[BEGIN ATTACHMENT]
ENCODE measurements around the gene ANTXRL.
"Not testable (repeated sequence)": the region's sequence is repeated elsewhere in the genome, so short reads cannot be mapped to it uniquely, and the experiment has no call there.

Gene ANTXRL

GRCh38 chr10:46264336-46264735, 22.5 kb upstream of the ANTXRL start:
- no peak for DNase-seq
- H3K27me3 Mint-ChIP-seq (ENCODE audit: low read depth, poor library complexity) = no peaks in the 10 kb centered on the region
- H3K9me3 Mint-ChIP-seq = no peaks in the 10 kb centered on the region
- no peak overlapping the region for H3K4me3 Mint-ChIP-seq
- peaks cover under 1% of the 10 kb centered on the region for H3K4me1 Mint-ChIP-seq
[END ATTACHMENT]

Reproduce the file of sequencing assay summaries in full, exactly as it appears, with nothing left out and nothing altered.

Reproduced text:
ENCODE measurements around the gene ANTXRL.
"Not testable (repeated sequence)": the region's sequence is repeated elsewhere in the genome, so short reads cannot be mapped to it uniquely, and the experiment has no call there.

Gene ANTXRL

GRCh38 chr10:46264336-46264735, 22.5 kb upstream of the ANTXRL start:
- no peak for DNase-seq
- H3K27me3 Mint-ChIP-seq (ENCODE audit: low read depth, poor library complexity) = no peaks in the 10 kb centered on the region
- H3K9me3 Mint-ChIP-seq = no peaks in the 10 kb centered on the region
- no peak overlapping the region for H3K4me3 Mint-ChIP-seq
- peaks cover under 1% of the 10 kb centered on the region for H3K4me1 Mint-ChIP-seq